To judge a great man or to decide his place in history, during his life-time, is not easy. Gandhiji had once observed: "Solon found it difficult to pronounce on a man's happiness during his life; how much more difficult it must be to adjudge on a man's greatness?" On another occasion, speaking of himself, he had said: "It will be time enough to pronounce a verdict upon my work after my eyes are closed, and this tabernacle is consigned to the flames." Nineteen years have now passed since he died-a martyr.
His death was mourned by the entire world, surely as no other death in human history. Grief at his passing away was enhanced by the manner of it. As one observer put it, his assassination would be remembered for centuries to come. The Hearst Press of the United States believed that its emotional impact upon the world at the time had no parallel in human annals since the similar martyrdom of Lincoln. It could aptly be said also of Gandhiji that "he now belongs to the Ages". One recalls Jawaharlal Nehru's memorable words on that somber night: "Alight has gone out of our lives", d sentiment which the New York Times, on January 31, 1948, underscored, adding that it remained for the inexorable hand of history to write down the rest. What, then, will history's verdict be on Gandhiji?
If contemporary opinion is to be regarded, Gandhiji would be placed side by side with the greatest men of human history. While E. M. Forster believed that he was likely to be considered the greatest man of our century, Arnold Toynbee is convinced that he certainly is. Dr. J. H. Holmes offered a more concrete estimate when he described Gandhiji as "the greatest Indian since Gautama the Buddha and the greatest man since Jesus Christ". In the hearts of his people, however, he is likely to be enshrined as the Mahatma, or, more endearingly, as Bapu-the 'Father of the Nation' who led it to freedom-through a bloodless revolution.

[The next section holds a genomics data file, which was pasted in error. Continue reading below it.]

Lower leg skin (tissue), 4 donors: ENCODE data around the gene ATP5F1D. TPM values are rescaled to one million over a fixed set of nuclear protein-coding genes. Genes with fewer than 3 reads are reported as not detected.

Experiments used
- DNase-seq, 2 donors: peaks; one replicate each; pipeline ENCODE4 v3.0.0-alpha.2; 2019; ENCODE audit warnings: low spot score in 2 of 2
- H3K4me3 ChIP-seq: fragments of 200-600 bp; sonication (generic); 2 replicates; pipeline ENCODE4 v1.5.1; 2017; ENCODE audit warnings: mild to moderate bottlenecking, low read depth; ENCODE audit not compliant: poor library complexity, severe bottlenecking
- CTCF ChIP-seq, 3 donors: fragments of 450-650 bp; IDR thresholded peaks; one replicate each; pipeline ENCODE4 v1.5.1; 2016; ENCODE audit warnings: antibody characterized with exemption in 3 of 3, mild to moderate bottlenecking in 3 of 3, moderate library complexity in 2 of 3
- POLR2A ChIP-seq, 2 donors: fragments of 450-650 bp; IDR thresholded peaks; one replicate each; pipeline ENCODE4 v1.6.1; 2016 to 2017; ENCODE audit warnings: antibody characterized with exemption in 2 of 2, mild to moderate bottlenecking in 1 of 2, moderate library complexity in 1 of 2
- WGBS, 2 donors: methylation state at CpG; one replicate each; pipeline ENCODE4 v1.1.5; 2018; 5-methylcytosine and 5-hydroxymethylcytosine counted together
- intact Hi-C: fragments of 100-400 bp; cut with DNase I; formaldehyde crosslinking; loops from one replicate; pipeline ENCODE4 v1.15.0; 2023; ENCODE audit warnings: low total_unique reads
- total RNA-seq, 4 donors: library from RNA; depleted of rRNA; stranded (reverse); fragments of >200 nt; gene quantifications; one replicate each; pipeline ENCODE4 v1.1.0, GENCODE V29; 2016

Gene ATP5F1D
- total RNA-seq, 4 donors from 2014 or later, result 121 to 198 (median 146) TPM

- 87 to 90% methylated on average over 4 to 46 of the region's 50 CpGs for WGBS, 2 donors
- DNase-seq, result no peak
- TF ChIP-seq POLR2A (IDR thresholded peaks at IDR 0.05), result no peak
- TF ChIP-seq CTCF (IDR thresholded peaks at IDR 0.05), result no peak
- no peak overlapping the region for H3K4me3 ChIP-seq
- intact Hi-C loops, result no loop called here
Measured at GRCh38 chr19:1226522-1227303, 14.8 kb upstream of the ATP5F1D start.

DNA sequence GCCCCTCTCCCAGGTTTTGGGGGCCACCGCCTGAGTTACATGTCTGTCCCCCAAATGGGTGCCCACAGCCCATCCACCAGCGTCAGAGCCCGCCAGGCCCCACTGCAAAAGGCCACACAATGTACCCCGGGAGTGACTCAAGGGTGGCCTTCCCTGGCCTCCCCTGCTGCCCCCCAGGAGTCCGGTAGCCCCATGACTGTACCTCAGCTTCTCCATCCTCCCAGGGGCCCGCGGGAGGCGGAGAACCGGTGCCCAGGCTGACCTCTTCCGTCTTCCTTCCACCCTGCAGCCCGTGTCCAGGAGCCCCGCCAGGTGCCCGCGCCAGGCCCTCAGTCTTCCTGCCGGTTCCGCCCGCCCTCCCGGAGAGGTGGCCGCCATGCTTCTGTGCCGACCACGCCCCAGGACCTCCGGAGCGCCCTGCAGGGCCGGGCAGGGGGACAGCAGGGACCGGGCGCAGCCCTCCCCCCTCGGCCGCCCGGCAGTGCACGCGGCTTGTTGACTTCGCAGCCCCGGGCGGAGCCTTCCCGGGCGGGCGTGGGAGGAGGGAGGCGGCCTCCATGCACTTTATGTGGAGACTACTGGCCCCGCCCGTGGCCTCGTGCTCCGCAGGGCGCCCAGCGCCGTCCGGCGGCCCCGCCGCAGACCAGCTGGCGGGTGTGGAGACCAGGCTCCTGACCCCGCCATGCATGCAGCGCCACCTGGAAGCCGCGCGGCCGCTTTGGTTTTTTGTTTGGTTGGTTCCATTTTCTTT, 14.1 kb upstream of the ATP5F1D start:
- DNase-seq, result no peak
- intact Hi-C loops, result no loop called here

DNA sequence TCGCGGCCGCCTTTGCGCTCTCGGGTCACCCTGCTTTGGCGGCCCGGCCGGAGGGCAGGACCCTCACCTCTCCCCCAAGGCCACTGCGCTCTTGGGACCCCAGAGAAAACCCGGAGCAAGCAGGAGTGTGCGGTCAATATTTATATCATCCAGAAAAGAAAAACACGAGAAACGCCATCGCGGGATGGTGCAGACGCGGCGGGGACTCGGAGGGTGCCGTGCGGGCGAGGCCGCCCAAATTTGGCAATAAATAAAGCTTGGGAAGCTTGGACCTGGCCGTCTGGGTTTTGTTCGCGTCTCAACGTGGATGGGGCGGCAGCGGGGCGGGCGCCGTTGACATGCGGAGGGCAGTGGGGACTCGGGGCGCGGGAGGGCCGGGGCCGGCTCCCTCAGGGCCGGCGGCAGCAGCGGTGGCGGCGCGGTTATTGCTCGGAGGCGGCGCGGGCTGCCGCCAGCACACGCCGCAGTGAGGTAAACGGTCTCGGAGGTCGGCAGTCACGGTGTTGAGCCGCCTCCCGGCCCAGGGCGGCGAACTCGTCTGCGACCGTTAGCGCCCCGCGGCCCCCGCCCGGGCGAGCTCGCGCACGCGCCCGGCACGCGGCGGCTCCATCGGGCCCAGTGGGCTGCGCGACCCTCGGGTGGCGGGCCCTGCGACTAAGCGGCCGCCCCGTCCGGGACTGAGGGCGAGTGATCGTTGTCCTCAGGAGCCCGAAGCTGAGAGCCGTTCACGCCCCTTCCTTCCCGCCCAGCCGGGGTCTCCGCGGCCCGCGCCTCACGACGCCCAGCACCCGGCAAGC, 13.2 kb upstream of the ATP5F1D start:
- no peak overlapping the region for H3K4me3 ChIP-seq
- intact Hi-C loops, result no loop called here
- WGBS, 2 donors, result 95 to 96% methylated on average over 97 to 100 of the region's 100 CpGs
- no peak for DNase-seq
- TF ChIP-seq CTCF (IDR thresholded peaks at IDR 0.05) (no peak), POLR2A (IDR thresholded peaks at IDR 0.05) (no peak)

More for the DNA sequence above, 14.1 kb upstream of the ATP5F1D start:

What attributes in Gandhiji constituted the fibre of greatness? He was not merely a great man; rather, he was both a great and a good man-a combination which, as a critic put it-is too rarely achieved and too little appreciated. One recalls George Bernard Shaw's laconic comment: "It is dangerous to be too good."
History will also record that this little man •held tremendous-almost unparalleled-sway over the minds of his fellow men. Strangely, for that command was backed by no sanctions of temporal power or the might of arms. The clue to this enigma, if enigma it was, lay in Gandhiji's personal character and example, according to Lord Halifax who, as Viceroy during the days of Gandhiji's Salt Satyagraha, came very close to understanding him. It was that strength of character and of practice, as distinguished from precept, that enabled Gandhiji to influence so deeply the thought of his generation. Indeed, Prof. L. W. Grensted holds that Gandhiji's greatness lay not in his achievement, but in his character. To this Philip Noel-Baker would add purity of motive and self- less devotion to the cause in which he believed.